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An emigrant economist in the tropics: Nicholas Georgescu-Roegen on Brazilian inflation and development

Self-reinforcing mechanisms in economics

André Roncaglia de Carvalho and Carlos Suprinyak ()

Cambridge Journal of Economics, 2022, vol. 46, issue 3, 561-579

Abstract: Nicholas Georgescu-Roegen was a ‘travelling economist’ in a double sense: after emigrating from Romania in the late 1940s, he became involved with the economic problems of the developing world through his engagement in Vanderbilt University’s Graduate Program in Economic Development. One of his missions brought him multiple times to Brazil between the mid-1960s and mid-1970s, leading to an article on the complicated dynamics between inflation and economic growth in developing countries – his sole incursion into the field of monetary economics. In this paper, we will set Georgescu-Roegen’s contribution against the background of the lively debates about inflation taking place in Brazil during the 1960s. Relatedly, we will show how he anticipated important aspects of later arguments about the perverse distributive effects of inflation. Finally, we will discuss why Georgescu-Roegen’s arguments had only limited influence, despite his prestige and connections within the Brazilian community of economists.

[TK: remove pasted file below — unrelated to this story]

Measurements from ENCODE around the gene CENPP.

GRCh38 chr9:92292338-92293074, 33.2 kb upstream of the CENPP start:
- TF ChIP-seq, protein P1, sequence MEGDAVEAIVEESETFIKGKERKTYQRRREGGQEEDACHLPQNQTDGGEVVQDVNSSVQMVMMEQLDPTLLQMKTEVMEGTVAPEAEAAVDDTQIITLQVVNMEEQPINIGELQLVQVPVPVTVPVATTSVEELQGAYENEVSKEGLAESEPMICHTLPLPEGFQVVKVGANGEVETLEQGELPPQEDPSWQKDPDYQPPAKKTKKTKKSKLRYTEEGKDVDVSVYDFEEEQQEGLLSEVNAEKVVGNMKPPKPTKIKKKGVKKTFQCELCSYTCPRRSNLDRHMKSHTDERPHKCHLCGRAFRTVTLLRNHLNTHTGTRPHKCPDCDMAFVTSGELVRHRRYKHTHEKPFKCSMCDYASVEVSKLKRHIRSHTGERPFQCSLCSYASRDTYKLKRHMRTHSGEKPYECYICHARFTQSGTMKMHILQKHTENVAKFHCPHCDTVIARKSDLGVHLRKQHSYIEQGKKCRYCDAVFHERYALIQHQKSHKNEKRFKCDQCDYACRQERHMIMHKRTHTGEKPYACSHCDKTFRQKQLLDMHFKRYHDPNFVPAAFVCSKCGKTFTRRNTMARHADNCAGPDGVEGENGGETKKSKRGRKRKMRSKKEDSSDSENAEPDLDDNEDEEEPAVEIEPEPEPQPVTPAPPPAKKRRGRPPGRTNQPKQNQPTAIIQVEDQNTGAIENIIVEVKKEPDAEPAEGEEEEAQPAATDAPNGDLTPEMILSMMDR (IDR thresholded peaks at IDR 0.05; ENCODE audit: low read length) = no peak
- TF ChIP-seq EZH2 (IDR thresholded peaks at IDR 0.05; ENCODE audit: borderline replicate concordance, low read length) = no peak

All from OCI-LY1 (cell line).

Keywords: inflation; income distribution; development economics; structuralism (search for similar items in EconPapers)
Date: 2022
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